As adults, it’s safe to say that most of us have developed a kneejerk reaction and wince whenever we hear Barney’s “I Love You” theme, or when a child asks us to read Dr. Seuss’ Green Eggs and Ham for the millionth time.
Although we may write these works off as kids’ stuff, what if there’s more to these colourful characters than meets the eye? Join Wordsmith to explore the world of children’s marketing.
The obvious benefits
According to The New York Times Magazine, customers are becoming less loyal to companies – opting instead to try the new and fresh. “Brand names have become less important as proxies for quality,” says Stanford University marketing professor Itamar Simonson, noting that consumers are now increasingly looking towards the Internet for information before forming their opinions.
How is an established brand like Disney able to defy this trend and continue pump out billions of merchandising revenue? Unlike most businesses, Disney is a company that sells products not based on the quality of craftsmanship, but based on the quality of its stories. “We create products that extend the storytelling – the emotional connection that the consumer has when they’re seeing the film carries on in the three-dimensional world,” says Josh Silverman, the executive vice president of Disney’s global licensing.
Remember when Disney released Frozen in the winter of 2013? With a predictable plot and a soundtrack that broke 2014’s Billboard top charts, the movie became a sensational hit and merchandisers salivated at the branding opportunities – giving rise to the “Frozen effect”. Apart from the extensive line of expected toys and t-shirts, marketers went absolutely ballistic pasting Princesses Anna’s and Elsa’s faces on everything in sight. From Campbell’s canned soups and Listerine to duct tape, the Frozen merchandising madness created royalties worth US$13.4 billion in 2015, according to the International Licensing Industry Merchandisers’ Association. A majority of these items were limited editions as well – which built on the “Fear of Missing Out” to drive sales even further.
Beyond simple merchandise, the movie’s success lead to the creation of “Disney on Ice Presents ‘Frozen’”, which saw hundreds of eager fans flocking to indulge in overpriced snow cones, pictures and other memorabilia. The power of Frozen was so strong, Disney even released an Elsa-inspired wedding dresses (only USD$1,200 each!) and began selling tours to Norway (sites of inspiration for the film’s animators) from USD$5,000 upwards. To the average person, Anna and Elsa may just be another pair of Disney princesses, but there was no denying the incredible spending power they command (at the expense of children’s parents).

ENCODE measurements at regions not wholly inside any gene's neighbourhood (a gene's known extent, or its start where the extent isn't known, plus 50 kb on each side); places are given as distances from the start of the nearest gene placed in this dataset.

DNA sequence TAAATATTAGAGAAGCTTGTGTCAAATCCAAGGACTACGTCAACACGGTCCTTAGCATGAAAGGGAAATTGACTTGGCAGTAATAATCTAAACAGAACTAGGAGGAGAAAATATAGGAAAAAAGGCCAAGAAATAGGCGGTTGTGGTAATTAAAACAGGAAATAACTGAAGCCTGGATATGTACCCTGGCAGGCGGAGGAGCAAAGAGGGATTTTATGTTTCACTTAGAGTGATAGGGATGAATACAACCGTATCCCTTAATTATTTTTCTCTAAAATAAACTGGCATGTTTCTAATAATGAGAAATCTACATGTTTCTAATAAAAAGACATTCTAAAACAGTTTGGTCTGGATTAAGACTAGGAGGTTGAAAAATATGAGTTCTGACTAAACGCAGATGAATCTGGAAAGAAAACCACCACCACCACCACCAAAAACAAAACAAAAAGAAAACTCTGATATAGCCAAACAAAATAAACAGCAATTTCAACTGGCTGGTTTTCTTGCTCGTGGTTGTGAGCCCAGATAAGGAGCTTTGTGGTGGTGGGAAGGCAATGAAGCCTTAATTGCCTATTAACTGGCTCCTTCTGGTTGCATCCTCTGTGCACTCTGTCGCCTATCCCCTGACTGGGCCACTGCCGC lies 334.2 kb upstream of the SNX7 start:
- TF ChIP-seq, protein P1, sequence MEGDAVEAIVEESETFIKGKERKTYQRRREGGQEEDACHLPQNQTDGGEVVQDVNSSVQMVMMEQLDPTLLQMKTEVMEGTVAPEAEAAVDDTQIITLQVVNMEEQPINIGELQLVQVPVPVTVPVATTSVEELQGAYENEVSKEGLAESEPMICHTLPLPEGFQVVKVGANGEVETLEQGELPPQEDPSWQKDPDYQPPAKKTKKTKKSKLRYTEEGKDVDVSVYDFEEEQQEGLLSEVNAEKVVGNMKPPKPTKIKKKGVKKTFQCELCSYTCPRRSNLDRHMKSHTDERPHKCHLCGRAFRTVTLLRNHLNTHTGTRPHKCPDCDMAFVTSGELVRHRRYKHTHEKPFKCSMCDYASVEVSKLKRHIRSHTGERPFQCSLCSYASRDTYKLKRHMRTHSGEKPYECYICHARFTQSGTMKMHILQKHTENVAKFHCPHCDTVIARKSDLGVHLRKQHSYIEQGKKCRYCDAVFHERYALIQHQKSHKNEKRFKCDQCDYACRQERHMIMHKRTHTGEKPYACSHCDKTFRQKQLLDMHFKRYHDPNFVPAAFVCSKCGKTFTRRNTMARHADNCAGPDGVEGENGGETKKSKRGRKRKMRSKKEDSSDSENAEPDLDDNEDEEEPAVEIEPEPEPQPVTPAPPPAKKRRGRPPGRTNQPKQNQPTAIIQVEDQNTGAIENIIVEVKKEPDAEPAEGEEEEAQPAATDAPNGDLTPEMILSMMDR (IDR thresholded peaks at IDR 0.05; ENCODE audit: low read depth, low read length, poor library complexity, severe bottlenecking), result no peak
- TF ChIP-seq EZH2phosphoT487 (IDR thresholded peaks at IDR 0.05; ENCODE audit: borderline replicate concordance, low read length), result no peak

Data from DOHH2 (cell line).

Sparking audience engagement
As adults, we probably have little reason to ever pick up a children’s book or watch a children’s TV show (assuming that we’re not the parent of a young child). However if you take a moment to watch an old episode of Sesame Street, you might just discover why this show is so popular with younger viewers.
While we probably don’t need Elmo to teach us how to use a toilet or Count von Count to teach us numbers, the fine writing of the show is something that we as marketers and copywriters can take note of. Pay attention to how children react to the episode. Are they seemingly enthralled by what’s happening? Maybe even blurting out answers to the television? This uncanny ability to engage audiences is what makes Sesame Street so powerful.
A lot of Sesame Street’s skits involve scenarios that are highly relevant to children (like Cookie Monster learning about the merits of a healthy diet and why he should save his favourite cookies as an occasional treat instead). Furthermore, when the characters on screen are speaking, they often directly address the viewer. Whether for a children’s show or marketing in general, actively engaging the audience in conversation makes them feel special – not only grabbing their attention, but resonating with them and motivating them to continue listening.
A face that you can trust
Highly recognisable and well-known characters make perfect mascots for marketing campaigns.
Sesame Street has a wonderful array of distinctive and quirky characters. From the innocent and sweet Elmo to the friendly and inquisitive Big Bird, each of the show’s characters are easily discernible in both appearance and personality. So when the Sesame Workshop, the Produce Marketing Association (PMA), Partnership for a Healthier America (PHA) and former First Lady Michelle Obama collaborated in a well-meaning campaign to promote healthy fruit and vegetable consumption to children, the show’s curious and education-loving crew were perfect for the job.
In marketing, the value of a spokesperson or mascot lies within their reputation, attitude, morals and values. If these elements coincide with the values of your campaign, having them represent your brand effectively reinforces the purpose of the campaign to your audience. “It’s no secret that many parents have a hard time getting kids excited about eating their fruits and vegetables,” says PHA CEO Lawrence A. Soler. He explained that the involvement of Sesame Street’s lovable characters “helps all of us promote increased fruit and vegetable consumption, and gives parents and families a powerful, positive tool to help kids get excited about eating healthier foods.”
It’s easy for us to get cynical when we have to read, watch or market content created for children. But if you look past the colourful exterior, there’s often a trove of useful material within. When it comes to marketing, audience engagement, gripping storytelling and clear character development speak to audiences of all ages – and your friendly neighbourhood copywriters are here to help!